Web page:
Students’ Hierarchy of Résumé Needs

By Melanie Diffey

As both educators and career practitioners, we have to walk a fine line between correcting and coaching job seekers. In the case of résumé critiques, much of the rewriting work often falls to the professional to edit and “fix” a document. But how much of that corrected information will the job seeker retain, and is the job seeker likely to ask for advice in the future if he/she feels the document was more “wrong” than “right”? By approaching résumé and other document critiques as an educator first, we can focus on the areas of greatest impact in exchange for a more positive interaction that could lead to opportunities for further coaching in the future. Using Maslow’s Hierarchy of Needs as a model (McLeod, 2014), we can prioritize topics of discussion with the job seeker to address areas where longevity of impact is most likely. Then we can address more obvious concerns that may have less influence on the résumé writer’s future process.

Physiological Needs

The physiological needs of a résumé are those affecting quality of content—the “meat and potatoes” of the document that will convince an employer of the job seeker’s qualifications. I often ask job seekers to give more detailed descriptions of their work or to quantify accomplishments, which adds value to their résumé and boosts their self-esteem for the job search. Explaining which of the résumé experiences or skills are transferrable to their next desired position can also be a helpful exercise during this stage to bolster confidence and avoid a single-minded focus on items that are “wrong” in the document.

Safety/Love and Belonging Needs

In the context of résumé critiques, Maslow’s categories of safety as well as love and belonging symbolize a shift to those items that portray the professionalism and tone of the job seeker—the formatting and appearance of the document. Adjusting these portions of the résumé before adding or editing content serves no purpose as they will be adjusted later to accommodate changes in spacing, which is why I strongly discourage the use of pre-formatted templates. However, once the bulk of the content is finalized, encouraging job seekers to carefully consider the appearance of their documents, as well as the connotations such appearance may present to the reader, plays an important role in the critiquing process. Not only does the visual presentation matter for personal voice, it has a strong impact on whether the document is easy for the employer to read quickly without missing valuable information.

In this stage, I encourage job seekers to read through the document again from the perspective of an employer. Where are your eyes first drawn to read on the page? Are all of the concrete facts provided both positive and accurate? Which pieces of information should be prioritized at the top of the page where they will be seen first? Is the text color and font easy and pleasant to read? This is also an excellent time to discuss the psychology of color or shape with your job seeker so he can make educated decisions about the impression he is putting forth.


Now that the content is structured according to the desired audience, help the job seeker take the fine-toothed comb approach to identify items that boost confidence in the final product. At this stage major additions or alterations to content will not usually be made, so it is appropriate to proofread for ways to improve phrasing or correct grammatical errors. These minute details, if corrected earlier in the process, might become overwhelming or disheartening for the job seeker. However, once a trusting relationship with the critiquing professional is established and other rewrites are completed, these corrections can be reframed as the last step before the finish line. This also serves as a reinforcement tool that the bulk of the job seeker’s content is both well-constructed and close to completion.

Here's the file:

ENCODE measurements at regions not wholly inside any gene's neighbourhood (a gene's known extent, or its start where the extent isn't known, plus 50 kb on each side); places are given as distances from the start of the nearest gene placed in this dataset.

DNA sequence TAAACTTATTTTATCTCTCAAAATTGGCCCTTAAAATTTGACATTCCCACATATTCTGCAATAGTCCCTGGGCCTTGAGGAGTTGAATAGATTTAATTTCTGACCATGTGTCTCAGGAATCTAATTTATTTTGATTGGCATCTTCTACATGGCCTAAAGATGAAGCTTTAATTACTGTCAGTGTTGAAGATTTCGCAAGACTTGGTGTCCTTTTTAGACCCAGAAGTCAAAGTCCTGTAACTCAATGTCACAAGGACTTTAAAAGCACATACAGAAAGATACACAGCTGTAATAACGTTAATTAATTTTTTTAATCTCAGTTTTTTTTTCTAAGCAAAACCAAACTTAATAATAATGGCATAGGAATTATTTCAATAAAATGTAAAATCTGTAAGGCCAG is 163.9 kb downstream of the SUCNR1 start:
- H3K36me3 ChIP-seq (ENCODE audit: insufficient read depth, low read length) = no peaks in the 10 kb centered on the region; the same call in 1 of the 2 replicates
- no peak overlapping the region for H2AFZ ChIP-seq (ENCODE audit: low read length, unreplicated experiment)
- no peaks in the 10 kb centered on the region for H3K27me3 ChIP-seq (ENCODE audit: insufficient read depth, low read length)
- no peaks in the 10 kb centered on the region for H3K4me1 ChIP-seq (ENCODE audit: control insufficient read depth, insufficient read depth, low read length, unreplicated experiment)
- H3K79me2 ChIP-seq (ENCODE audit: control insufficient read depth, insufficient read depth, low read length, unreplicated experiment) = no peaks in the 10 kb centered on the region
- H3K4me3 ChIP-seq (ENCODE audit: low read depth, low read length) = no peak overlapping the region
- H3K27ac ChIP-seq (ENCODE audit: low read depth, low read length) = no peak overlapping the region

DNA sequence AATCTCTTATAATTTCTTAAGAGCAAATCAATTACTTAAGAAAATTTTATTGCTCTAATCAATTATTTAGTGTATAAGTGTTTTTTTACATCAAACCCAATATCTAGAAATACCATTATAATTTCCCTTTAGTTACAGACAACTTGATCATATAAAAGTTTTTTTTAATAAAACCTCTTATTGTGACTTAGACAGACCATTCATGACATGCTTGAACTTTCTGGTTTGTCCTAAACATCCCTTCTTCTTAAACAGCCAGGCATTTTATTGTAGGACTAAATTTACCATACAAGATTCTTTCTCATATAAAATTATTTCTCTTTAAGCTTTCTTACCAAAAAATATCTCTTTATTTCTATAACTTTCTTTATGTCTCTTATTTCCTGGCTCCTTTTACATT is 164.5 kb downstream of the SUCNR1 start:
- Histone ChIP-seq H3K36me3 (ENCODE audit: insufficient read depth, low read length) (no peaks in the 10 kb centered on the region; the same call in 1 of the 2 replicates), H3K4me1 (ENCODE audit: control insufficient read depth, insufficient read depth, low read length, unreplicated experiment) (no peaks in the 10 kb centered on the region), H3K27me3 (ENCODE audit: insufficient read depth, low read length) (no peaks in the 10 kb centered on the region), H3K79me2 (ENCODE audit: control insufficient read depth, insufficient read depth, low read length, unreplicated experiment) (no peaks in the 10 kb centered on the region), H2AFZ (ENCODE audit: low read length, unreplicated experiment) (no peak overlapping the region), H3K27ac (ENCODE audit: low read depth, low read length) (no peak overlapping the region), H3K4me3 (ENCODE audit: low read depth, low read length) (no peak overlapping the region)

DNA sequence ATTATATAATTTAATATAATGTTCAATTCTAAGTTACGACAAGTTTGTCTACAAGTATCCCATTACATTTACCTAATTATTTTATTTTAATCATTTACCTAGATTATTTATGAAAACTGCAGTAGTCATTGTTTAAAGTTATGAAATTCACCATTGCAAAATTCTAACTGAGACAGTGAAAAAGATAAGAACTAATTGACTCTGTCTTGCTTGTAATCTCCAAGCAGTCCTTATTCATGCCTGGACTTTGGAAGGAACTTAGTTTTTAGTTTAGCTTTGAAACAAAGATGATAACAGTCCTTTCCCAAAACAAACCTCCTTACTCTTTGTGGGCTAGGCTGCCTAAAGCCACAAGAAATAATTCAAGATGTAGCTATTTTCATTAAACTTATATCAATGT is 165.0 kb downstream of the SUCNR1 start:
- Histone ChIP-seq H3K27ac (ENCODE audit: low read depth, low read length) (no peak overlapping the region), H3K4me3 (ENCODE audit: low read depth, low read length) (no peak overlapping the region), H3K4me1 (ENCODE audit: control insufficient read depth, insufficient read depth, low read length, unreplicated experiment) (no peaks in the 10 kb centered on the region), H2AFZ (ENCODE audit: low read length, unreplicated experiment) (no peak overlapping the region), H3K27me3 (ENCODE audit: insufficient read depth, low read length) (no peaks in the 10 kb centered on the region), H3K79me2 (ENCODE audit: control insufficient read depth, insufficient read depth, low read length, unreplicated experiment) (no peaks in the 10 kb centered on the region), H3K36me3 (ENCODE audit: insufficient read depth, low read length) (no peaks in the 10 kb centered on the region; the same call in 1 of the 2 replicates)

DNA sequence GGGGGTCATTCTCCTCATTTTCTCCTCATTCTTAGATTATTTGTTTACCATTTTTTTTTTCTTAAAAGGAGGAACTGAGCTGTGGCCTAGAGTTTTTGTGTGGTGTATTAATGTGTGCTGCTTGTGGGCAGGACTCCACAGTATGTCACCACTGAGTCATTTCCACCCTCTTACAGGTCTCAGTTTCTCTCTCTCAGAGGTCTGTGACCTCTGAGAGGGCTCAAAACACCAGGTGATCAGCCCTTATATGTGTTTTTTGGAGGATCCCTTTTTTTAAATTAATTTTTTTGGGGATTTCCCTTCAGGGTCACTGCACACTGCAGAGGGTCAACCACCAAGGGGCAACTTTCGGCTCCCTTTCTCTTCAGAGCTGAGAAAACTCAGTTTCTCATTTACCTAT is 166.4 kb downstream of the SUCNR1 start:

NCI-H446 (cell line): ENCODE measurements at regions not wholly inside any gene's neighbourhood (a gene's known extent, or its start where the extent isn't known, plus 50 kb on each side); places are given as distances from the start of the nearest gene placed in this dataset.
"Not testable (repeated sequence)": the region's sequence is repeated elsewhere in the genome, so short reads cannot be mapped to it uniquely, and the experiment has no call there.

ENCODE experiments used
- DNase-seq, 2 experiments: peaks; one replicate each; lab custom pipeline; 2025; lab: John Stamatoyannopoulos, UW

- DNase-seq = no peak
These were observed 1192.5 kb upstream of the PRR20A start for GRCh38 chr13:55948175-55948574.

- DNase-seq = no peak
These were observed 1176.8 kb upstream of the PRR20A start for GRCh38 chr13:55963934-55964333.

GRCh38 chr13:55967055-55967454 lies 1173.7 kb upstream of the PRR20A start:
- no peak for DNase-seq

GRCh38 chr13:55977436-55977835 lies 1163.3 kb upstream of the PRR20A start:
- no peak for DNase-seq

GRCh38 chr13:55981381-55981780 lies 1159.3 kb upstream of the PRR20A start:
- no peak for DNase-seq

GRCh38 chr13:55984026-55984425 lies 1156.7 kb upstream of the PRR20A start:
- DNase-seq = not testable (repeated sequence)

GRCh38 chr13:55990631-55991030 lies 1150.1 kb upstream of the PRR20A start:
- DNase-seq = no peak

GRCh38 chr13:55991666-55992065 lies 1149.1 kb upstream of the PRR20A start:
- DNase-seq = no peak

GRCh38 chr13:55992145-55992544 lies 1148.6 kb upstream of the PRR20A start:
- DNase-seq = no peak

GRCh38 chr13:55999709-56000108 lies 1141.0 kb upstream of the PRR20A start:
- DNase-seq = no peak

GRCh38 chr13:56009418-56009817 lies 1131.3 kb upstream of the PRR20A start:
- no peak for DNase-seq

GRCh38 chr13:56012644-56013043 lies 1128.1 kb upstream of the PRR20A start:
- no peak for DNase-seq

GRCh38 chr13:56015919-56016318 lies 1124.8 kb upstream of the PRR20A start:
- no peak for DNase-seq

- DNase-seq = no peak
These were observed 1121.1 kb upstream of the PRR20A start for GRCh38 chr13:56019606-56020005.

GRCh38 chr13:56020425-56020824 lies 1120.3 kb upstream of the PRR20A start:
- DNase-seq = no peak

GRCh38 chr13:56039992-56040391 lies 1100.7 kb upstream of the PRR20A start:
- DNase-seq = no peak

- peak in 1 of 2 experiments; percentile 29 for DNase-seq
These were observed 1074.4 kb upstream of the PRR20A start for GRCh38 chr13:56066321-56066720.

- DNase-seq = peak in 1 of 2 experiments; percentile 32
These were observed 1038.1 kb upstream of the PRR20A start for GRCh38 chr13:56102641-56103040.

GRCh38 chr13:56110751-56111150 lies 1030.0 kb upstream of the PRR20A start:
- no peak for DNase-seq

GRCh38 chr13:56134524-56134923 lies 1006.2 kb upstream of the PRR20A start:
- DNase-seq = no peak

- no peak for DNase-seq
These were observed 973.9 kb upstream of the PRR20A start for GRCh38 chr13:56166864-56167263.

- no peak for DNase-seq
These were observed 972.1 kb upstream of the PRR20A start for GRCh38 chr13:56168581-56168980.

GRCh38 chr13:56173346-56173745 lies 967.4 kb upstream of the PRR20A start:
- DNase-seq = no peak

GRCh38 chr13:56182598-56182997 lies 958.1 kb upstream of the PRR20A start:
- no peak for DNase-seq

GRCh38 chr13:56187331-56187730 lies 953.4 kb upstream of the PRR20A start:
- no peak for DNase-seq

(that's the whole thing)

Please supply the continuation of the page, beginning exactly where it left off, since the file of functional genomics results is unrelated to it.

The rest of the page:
Retainable, Teachable and Adding Value
As a career practitioner, I use these steps to conduct document critiques both on paper and face-to-face. While it is not always possible to follow the hierarchy exactly, using it as a guide to determine the volume of discussion surrounding each topic can encourage future interaction with the job seeker. The practitioner is simultaneously ensuring the communication focuses on retainable and teachable items while also building an edifying relationship, rather than the minute details that a roommate or parent could easily correct. This technique allows me to establish value in the eyes of the job seeker and also bolster self-worth for future applications when the résumé is customized again for a different position.

McLeod, S. (2014). Maslow’s hierarchy of needs. Simply Psychology. Retrieved from http://www.simplypsychology.org/maslow.html



Melanie DiffeyMelanie Diffey, M.A., is the Career Counselor at Arkansas Tech University in Russellville, Arkansas, where she serves 7,000+ students through coaching and programming. Melanie earned an M.A. in Education from Ashford University while working as an academic advisor and career services specialist and a B.A. in Literature/English Education at Point Loma Nazarene University, where she tutored students in composition before discovering her love of résumés. She is also pursuing an Ed.D. in Human Resources and Workforce Development Education through the University of Arkansas. She can be contacted at melanie.diffey@gmail.com.


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1 Comment

Paul Timmins   on Thursday 05/05/2016 at 10:58 PM

Thanks for sharing this, Melanie-- it's a really creative way of thinking about the process of teaching our students to write stronger resumes!

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